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Roland Collins’ Photographs

June 8, 2013
by the gentle author

For a spell in the sixties, while Roland Collins was working as a commercial artist for the Scientific Publicity Agency in Fleet St, he had access to a darkroom which enabled him to develop his own photography, and he produced striking and imaginative photoessays – exploring different aspects of London life. Today, it is my pleasure to show this selection of Roland’s evocative images of the East End and the City, published for the first time since their original appearance. And next week, I am looking forward to introducing you to his paintings of the territory.

Fairground on the Hackney Marshes.


Salvation Army prayer meeting in the Lea Bridge Rd.

In Petticoat Lane.

In the East India Dock Rd.

Porters at Billingsgate.

Spirits are high as a porter is hoist onto his own shellfish barrow by his sixteen stone son.

A porter makes a bit extra on the side, street trading in boots and shoes.

The Monument.

View from the top of the Monument.

Looking down Eastcheap from the Monument.

Fish shop by the Monument.

Visitors at the top of the Monument.

The shadow of the Monument cast upon King William St.

Relief upon the Danish Embassy at Wellclose Sq at the time of demolition – now removed to Belgravia.

In Albury Rd, Rotherhithe.

At Limehouse Basin.

Photographs copyright © Roland Collins

You may also like to take a look at

Dennis Anthony’s Petticoat Lane

Philip Marriage’s Spitalfields

Tony’s Hall’s East End in the Afternoon

16 Responses leave one →
  1. Greg Tingey permalink
    June 8, 2013

    I find the one: “Salvation Army prayer meeting In Lea Bridge Rd” fascinating.
    It is obviously very close to the canal, with the “Price of Wales” (Now “Princess”) pub, usually referred to as “Colditz” because of it’s initials, just out-of-sight to the left.
    Did you also know that the building behind, in the picture, is listed?

  2. Gary permalink
    June 8, 2013

    A fantastic example of complete mastery of the camera. This was the time before cameras did the work for you, the careful setting of aperture and shutter speeds allowing for effects of light and shadow that give an air of tranquillity.
    Gary

  3. Louisa permalink
    June 8, 2013

    Such beautiful photographs. So evocative of another, somehow gentler time. Thank you.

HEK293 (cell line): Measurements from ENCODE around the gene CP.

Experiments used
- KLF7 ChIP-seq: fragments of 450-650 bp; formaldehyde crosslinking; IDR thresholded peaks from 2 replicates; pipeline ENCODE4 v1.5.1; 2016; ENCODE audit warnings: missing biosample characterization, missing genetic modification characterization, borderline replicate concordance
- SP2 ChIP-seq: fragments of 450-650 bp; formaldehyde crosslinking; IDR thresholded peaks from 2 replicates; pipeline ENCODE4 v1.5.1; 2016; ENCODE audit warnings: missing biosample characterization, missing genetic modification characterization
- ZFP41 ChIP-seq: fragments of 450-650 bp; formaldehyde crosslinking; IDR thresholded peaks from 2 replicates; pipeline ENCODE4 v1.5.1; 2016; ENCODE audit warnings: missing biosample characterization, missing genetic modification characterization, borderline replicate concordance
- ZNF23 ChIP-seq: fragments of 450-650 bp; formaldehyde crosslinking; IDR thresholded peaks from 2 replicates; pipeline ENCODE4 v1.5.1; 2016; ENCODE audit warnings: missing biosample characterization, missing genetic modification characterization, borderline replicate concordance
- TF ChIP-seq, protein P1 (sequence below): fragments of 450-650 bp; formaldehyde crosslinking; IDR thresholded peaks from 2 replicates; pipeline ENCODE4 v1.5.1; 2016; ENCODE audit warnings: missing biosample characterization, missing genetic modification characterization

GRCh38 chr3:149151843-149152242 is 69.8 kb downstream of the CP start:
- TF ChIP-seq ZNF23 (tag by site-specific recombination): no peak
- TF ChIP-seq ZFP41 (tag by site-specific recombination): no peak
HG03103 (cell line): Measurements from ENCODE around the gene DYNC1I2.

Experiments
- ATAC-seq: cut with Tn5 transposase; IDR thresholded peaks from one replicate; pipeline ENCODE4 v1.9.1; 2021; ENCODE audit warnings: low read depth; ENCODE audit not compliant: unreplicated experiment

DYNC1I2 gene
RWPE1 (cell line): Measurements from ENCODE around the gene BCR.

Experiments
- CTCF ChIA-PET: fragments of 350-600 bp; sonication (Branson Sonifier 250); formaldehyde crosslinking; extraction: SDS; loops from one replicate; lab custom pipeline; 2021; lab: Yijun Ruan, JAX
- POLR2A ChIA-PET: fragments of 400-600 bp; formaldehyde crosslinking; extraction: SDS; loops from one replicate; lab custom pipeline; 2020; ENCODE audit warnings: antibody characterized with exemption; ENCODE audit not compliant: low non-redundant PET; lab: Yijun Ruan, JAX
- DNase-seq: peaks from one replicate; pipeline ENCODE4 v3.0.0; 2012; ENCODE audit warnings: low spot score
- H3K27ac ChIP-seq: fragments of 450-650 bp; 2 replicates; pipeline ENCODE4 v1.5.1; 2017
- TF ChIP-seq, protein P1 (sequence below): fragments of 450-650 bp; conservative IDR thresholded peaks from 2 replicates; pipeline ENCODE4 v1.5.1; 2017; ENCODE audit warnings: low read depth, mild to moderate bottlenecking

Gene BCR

4. dermot permalink
    June 8, 2013

    great lost London pictures, do you know the date for the fairground pictures in particular the vaudeville revue one?.

    thank you

  5. tony bock permalink
    June 8, 2013

    Very nice, can we see more?

  6. June 8, 2013

    Wonderful as always!

    ‘Looking down Eastcheap from the Monument’ in particular, great capture!

    Must have a been quite a climb with a heavy camera up those steps!

  7. June 8, 2013

    God, those photos of the Billingsgate porters speak volumes.

  8. John Campbell permalink
    June 9, 2013

    Great pictures! The last one very reminiscent of Roger Maynes photographs on Southam Street.

  9. John Campbell permalink
    June 9, 2013

    …or rather the girl in the doorway shot is very similar to Mayne’s west London pictures of the 50′s.

  10. June 11, 2013

    Love the image of the Billingsgate porters, a ‘Smiths’ album cover in waiting, but also a fantastic image.

  11. Heather Rohrer permalink
    June 11, 2013

    My Mum was born at 10 Salmon Lane, Stepney in 1920. She married my Dad when they were both ‘in the Print’, and I grew up in Edgware listening to Mum’s wonderful stories of life in the east end. Seeing the photograph of the girl in the doorway, I noticed what my Mum called an ‘airie’ (forgive spelling) but to this day I don’t know what an ‘airie’ is. Can someone please explain to a Canadian who has a great love of everything ‘east end’. Thanks in advance.

  12. Cherub permalink
    June 11, 2013

    Thank you for the views from the top of the Monument. I worked right by it in Monument Street from 1985 – 91 and was never brave enough to climb up there!

  13. Roger Tiller permalink
    April 10, 2014

    More more please, can’t get enough of these old wonderful times, my Father had a cabinet makers shop at Rosaman Street, Clerkenwell, he was there from just after the 1920s till the mid sixties, it was called W J Burt, does anyone remember it was on a corner opposite Temple press.
    Excuse my grammar

  14. Connie Collins permalink
    November 21, 2015

    Thank you so much, Gentle Author, for showing Roland’s photographs, and for your part in his Telegraph obituary. And thank you, everyone else, for your lovely comments.

  15. Sandra Warren permalink
    September 28, 2016

    Msg for Connie. Between 1972 and 1975 Roland kindly rented my husband Roger a bedsit on the top floor of 4 Colville Place. Roger left in 1975 when we got married and bought a small house in Essex while continuing to teach at the Middlesex Hospital Medical School. We were thinking and talking about Roland and the weekly dinner parties he held at Colville Place when you were usually always present. We decided to do some research to see if he was still at Colville Place and that perhaps we could visit to say hello. We were pleased to read that you two got married but so sorry to learn of Roland’s passing. Felt a bit sad that we had not tried to see Roland again after we got married, but life with work, children and grandchildren totally absorbed our time. We would like to say hello and hope that you remember us. Sending our very best wishes. Sandra and Roger Warren

  16. Scott Bruce permalink
    April 3, 2017

    Well! That’s me with my parents in the SA open-air meeting. It must date back to the very early 50′s judging by folks appearance. What a serendipitous find of our history.

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